Written by Jen Finn
Skimmer-trawl operators will not be required to outfit their nets with turtle-excluder devices, following research showing that a majority of the endangered reptiles snagged as bycatch in the shallow-water shrimpers' nets were small enough to slip through the contraptions.
"Fifty-eight percent of those turtles were small enough to fit through the current legal size of the bars on TEDs," said Bob Hoffman, chief of the National Oceanic and Atmospheric Administration's endangered species branch. "The legal maximum space between the bars is 4 inches, so more than half of the turtles would possibly fit through that space and go back to the end of the net, thereby not being saved."
TEDs, a grid of bars in a trawl net that allows trapped sea turtles to escape unscathed, are currently required on only certain types of boats, including otter trawls, which trail nets from the rear of the boat along the ocean floor. Skimmer trawls, which drag nets off the sides in shallower water, have thus far been exempt from the rule.
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NMFS has awarded 16 grants totaling more than $2.5 million as part of its Bycatch Reduction Engineering Program.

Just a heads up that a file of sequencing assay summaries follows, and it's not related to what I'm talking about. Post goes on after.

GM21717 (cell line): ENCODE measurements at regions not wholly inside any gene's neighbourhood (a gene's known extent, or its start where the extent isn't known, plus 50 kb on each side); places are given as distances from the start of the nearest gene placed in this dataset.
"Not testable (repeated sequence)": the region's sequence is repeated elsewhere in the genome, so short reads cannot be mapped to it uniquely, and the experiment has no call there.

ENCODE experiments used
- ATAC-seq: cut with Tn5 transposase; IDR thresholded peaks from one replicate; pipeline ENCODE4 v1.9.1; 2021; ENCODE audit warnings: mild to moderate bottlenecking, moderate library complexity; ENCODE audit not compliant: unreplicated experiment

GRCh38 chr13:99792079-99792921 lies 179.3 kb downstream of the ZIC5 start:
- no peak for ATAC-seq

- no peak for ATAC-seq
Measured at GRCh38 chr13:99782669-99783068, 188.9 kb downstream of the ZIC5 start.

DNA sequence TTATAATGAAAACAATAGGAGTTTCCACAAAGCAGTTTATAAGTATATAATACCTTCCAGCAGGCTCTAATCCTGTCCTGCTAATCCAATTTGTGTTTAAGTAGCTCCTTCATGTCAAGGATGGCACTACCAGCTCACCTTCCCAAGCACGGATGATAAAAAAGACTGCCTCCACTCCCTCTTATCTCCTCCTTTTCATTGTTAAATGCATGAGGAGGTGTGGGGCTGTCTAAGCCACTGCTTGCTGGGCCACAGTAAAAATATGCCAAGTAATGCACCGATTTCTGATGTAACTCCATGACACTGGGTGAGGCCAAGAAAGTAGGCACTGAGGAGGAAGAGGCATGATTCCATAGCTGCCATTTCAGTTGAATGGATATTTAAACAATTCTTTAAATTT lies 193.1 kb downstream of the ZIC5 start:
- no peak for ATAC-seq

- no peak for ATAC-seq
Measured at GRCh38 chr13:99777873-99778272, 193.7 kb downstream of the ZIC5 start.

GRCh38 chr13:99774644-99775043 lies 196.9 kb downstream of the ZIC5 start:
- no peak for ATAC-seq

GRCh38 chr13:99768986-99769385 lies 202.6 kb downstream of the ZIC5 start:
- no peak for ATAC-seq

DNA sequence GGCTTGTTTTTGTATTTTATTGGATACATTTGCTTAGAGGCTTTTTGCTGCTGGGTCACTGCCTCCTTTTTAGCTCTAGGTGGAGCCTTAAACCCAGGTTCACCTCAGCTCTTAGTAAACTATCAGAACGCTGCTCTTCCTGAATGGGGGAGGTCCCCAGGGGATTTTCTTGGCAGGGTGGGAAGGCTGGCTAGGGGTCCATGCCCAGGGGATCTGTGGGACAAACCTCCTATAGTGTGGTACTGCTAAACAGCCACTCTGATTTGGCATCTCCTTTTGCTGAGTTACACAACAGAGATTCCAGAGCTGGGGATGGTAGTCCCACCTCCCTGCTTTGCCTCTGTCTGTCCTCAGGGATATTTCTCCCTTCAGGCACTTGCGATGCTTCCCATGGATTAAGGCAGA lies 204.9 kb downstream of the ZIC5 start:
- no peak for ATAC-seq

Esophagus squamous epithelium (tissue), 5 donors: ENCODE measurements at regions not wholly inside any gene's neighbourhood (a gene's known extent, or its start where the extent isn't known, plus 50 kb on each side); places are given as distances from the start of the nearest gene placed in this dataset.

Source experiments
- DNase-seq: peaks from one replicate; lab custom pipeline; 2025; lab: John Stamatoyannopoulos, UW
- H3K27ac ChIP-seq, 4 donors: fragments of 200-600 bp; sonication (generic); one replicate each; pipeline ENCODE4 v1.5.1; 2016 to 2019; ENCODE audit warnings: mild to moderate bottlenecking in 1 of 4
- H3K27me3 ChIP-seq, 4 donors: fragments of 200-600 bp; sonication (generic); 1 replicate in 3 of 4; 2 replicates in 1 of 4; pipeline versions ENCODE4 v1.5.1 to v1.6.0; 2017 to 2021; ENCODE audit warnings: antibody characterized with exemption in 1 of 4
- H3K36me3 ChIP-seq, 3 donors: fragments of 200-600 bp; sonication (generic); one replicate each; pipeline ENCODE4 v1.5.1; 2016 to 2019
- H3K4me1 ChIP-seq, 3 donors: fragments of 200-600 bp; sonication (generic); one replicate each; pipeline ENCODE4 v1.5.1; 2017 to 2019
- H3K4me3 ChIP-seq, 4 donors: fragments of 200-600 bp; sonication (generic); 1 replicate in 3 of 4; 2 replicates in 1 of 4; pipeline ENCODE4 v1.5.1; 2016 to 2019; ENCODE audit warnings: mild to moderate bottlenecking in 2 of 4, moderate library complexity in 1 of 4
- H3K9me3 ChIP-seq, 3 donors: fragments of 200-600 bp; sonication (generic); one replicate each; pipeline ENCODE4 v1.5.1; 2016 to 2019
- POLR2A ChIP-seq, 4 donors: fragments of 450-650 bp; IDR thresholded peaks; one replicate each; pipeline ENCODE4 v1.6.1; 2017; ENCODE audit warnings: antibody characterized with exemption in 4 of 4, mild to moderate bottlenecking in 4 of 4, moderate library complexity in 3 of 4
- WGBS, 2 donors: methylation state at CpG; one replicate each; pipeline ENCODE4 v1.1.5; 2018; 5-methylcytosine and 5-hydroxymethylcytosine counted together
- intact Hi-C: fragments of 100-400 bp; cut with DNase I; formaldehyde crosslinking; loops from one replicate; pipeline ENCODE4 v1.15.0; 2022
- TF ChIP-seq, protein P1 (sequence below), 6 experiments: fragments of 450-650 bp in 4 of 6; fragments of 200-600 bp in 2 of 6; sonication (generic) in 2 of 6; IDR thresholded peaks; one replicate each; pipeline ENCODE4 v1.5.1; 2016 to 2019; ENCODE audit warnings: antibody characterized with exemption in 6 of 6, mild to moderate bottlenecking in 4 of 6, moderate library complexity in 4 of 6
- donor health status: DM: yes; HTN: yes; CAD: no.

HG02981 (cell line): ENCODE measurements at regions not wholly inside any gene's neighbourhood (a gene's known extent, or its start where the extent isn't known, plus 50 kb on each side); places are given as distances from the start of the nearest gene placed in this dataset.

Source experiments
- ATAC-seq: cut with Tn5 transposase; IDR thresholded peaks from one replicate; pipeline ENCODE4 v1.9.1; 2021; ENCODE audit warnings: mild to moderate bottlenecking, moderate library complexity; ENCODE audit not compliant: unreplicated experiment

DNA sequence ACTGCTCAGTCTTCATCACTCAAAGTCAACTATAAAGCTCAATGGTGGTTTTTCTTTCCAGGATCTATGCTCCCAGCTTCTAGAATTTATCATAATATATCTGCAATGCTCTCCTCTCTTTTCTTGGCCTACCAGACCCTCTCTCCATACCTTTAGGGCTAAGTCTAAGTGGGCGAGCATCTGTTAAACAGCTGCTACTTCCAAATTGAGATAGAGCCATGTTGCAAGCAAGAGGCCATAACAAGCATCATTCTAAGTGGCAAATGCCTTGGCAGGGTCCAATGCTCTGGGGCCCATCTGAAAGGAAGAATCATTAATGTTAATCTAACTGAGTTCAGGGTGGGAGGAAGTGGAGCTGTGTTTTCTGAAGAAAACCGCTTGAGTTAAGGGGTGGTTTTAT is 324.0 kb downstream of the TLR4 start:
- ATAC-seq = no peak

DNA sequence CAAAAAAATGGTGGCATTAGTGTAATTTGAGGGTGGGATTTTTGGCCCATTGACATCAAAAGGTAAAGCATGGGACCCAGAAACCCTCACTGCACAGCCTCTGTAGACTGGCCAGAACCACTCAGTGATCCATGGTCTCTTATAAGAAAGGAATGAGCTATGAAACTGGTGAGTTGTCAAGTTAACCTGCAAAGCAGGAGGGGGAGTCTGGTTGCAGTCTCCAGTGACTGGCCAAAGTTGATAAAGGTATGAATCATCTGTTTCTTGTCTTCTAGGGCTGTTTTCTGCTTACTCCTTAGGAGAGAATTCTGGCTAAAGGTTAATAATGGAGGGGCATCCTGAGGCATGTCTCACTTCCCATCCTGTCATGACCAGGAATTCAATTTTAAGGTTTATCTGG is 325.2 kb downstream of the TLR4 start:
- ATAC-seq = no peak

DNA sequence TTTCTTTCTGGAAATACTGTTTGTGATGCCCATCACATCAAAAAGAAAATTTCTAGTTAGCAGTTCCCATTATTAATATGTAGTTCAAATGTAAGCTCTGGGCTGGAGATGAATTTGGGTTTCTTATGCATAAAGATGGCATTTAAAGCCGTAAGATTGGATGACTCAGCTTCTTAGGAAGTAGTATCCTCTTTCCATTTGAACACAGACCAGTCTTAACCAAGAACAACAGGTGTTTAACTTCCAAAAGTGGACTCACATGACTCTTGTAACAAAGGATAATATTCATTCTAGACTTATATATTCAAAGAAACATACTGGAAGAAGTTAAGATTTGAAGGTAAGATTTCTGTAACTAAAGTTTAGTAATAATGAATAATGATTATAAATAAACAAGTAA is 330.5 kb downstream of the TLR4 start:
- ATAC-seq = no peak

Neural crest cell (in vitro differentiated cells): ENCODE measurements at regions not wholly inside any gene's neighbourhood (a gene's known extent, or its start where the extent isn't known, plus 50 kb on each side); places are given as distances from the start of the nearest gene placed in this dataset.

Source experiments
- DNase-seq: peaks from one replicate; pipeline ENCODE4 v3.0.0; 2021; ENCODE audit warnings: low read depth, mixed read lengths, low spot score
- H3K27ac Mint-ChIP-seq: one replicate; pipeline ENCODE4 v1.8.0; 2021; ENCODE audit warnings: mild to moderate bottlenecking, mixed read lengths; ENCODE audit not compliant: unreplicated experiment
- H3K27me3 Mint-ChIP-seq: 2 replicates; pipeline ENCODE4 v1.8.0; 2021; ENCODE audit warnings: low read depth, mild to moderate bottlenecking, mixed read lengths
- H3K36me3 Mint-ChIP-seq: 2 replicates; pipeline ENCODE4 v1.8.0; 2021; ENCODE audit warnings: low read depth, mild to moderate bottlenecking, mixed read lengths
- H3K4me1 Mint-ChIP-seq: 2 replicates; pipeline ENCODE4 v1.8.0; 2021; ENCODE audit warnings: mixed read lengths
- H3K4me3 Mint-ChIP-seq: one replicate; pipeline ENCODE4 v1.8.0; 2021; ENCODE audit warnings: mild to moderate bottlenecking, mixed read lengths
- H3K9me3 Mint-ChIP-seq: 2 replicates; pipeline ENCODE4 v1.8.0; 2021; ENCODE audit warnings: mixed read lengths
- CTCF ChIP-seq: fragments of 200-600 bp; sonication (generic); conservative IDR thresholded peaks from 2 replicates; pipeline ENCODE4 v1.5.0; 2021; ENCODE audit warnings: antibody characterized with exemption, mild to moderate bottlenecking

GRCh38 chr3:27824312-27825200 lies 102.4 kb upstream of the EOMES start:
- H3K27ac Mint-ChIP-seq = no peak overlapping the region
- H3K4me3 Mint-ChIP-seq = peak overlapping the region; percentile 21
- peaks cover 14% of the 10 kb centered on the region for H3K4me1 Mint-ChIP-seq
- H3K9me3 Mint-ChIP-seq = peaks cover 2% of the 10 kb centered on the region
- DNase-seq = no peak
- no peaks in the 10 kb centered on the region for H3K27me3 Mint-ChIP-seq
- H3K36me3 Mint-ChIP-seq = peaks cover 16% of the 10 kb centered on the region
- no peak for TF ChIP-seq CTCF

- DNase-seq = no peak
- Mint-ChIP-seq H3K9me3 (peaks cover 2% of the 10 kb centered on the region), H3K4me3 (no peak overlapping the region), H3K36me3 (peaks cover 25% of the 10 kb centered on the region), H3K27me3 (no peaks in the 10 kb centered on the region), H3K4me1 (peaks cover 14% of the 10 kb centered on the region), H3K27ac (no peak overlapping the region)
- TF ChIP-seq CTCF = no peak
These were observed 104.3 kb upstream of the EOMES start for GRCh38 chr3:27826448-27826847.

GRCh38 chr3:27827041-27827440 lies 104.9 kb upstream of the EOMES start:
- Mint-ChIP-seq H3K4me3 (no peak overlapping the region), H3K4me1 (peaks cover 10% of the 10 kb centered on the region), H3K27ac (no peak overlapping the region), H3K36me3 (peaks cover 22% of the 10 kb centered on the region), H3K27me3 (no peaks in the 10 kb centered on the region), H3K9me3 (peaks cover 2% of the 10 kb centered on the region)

The program supports the development of technological solutions and changes in fishing practices designed to minimize bycatch and aims to to find creative approaches and strategies for reducing bycatch, seabird interactions, and post-release mortality in federally managed fisheries.Read more...
Abe Williams, who was elected to the Bristol Bay Regional Seafood Development Association board last spring, has been selected as the new president as of September.
Williams fishes the F/V Crimson Fury, and is president of Nuna Resources, a nonprofit that supports sustainable resource development in rural Alaska, including fighting for an international solution to issues raised by the proposed Pebble Mine project.Read more...